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and welded and finished, and at last the great chain was completed.

2. Years passed. One night there was a terrible storm, and the ship was in sore peril of being dashed upon the rocks. Anchor after anchor was dropped, but none of them held. At last the mighty sheet anchor was cast into the sea, and the old chain quickly uncoiled and ran out till it grew taut. All watched to see if it would bear the awful strain.

3. It sang in the wild storm as the vessel's weight surged upon it. It was a moment of intense anxiety. The ship with its cargo of a thousand lives depended upon this one chain. What now if the old smith had wrought carelessly even one link of his chain !

4. But he had put honesty and truth and invincible strength into every part of it, and it stood the test, holding the ship in safety until the storm was over.

Selected.

XVIII. MRS. GRAMMAR'S BALL

1. Mrs. Grammar once gave a fine ball,
To the nine different parts of our speech;

To the short and the tall,

To the stout and the small,
There were pies, plums, and puddings for each.

2. And first little Articles came,
In a hurry to make themselves known, -

Fat a, an, and the ;

But none of the three
Could stand for a minute alone.

3. Then Adjectives came to announce That their dear friends the Nouns were at hand,

Rough, rougher, and roughest,

Tough, tougher, and toughest, Fat, merry, good-natured, and grand. 4. The Nouns were indeed on their way, Tens of thousands, and more I should think;

For each name that we utter

Shop, shoulder, or shutter,
Is a noun; lady, lion, or link.

5. The Pronouns were hastening past
To push the Nouns out of their places;

I, thou, he, and she,

You, it, they, and we,
With their sprightly, intelligent faces.
6. Some cried out, “ Make way for the Verbs!
A great crowd is coming in view !”

To light and to smite,

To fight and to bite,
To be, and to have, and to do.

7. The Adverbs attend on the Verbs, Behind as their footmen they run;

As thus, “ to fight badly,"

And “run away gladly,
Show how fighting and running were done.
8. Prepositions came, in, by, and near;
With Conjunctions, a small little band,

As either you or he,

But neither I nor she;
They held their great friends by the hand.
9. Then in, with a hip, hip, hurrah!
Rushed in Interjections uproarious;

Dear me! well-a-day!

When they saw the display, Ha! ha!” they all shouted out, “glorious!” 10. But alas! what misfortunes were nigh: While the fun and the feasting pleased each,

Pounced on them at once

A monster — a DUNCE !
And confounded the Nine Parts of Speech.

II. Help! friends! to the rescue! on you
For aid Verb and Article call;

Oh! give your protection

To poor Interjection,
Noun, Pronoun, Conjunction, and all. – Selected.

XIX. A REMARKABLE TREE 1. We were sailing under the burning sky of the tropics, when we came in sight of one of those little islands which had been formed by the coral insect.

2. As we approached, the island seemed covered with vegetation. But after we had landed we found nothing but a few species of grass and some ferns. The groves contained but a single kind of tree.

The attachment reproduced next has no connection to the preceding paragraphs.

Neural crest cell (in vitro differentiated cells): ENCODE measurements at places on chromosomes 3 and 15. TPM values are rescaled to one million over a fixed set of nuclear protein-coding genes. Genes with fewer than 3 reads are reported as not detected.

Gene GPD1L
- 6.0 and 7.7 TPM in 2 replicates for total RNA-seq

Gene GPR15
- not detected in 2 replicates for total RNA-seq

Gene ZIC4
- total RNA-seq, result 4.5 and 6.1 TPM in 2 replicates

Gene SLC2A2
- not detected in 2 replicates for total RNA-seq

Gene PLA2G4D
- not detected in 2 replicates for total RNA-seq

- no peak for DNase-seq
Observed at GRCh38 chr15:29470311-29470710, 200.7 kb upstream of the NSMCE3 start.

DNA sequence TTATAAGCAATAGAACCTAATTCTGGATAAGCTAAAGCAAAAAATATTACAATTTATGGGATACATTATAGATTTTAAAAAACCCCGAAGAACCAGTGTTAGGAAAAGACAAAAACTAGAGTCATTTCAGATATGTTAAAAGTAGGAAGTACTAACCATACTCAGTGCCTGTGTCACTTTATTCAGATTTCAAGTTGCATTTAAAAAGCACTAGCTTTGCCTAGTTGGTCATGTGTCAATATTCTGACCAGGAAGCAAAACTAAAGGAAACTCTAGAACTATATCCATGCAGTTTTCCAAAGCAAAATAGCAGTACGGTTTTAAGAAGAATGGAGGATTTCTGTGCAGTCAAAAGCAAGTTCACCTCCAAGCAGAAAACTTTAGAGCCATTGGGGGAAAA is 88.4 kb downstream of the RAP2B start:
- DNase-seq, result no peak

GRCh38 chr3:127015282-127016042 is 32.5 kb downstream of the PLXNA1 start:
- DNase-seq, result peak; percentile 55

3. “What ugly, crooked trees are those ? ” said I to the surgeon, who was our botanist; "they seem to be half fallen, and to support themselves only by leaning on each other. I have hardly ever seen so ungraceful a tree.” “ They are cocoa trees," replied he.

4. “What!” exclaimed I, “ do you mean to say that that is the cocoa-nut tree? — the cocoa tree, which I have seen represented as rising so magnificently, and gracefully waving its verdant head in the air at the height of eighty or a hundred feet?”

5. “It is nothing else," replied he, “except that the height is only about the half of eighty or a hundred feet, the trunk is never erect, and the verdant head is rather of the color of hay.”

6. Just then we saw a column of smoke rising above a grove of cocoa palms, and toward that we directed our steps. Here we found some of the

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natives cooking around a fire of dry grass. After they had recovered from the alarm caused by our appearance, they invited us to share their repast. This invitation we gladly accepted, as we were quite hungry.

7. To refresh us, they offered us a cool, mild, sweet, limpid liquor, somewhat like milk, but to us much more agreeable. “What is that?” asked I of the doctor. “ It is,” replied he, “the milk of the cocoa-nut.” “Ah, indeed!”

8. A moment afterward one of the women brought a black pitcher, polished, shining, and carved, though somewhat rudely. It was made of a wood very hard and very solid, resembling ebony. “It is the shell of the cocoa-nut,” said the doctor, “and these islanders have no other dishes."

9. This pitcher was then filled with a liquor which I believe would intoxicate a man as completely as champagne. “To make this palm-wine,” said the doctor, “ they cut the young cocoa-nut, and suffer the juice which comes out to ferment twentyfour hours, when it forms this liquor.”

10. Next they laid on the grass, which served as a table-cloth, a large basket, woven with so much art that it would have held water. This basket contained an enormous stewed cabbage, with an excellent sauce made of butter and milk. This dish I

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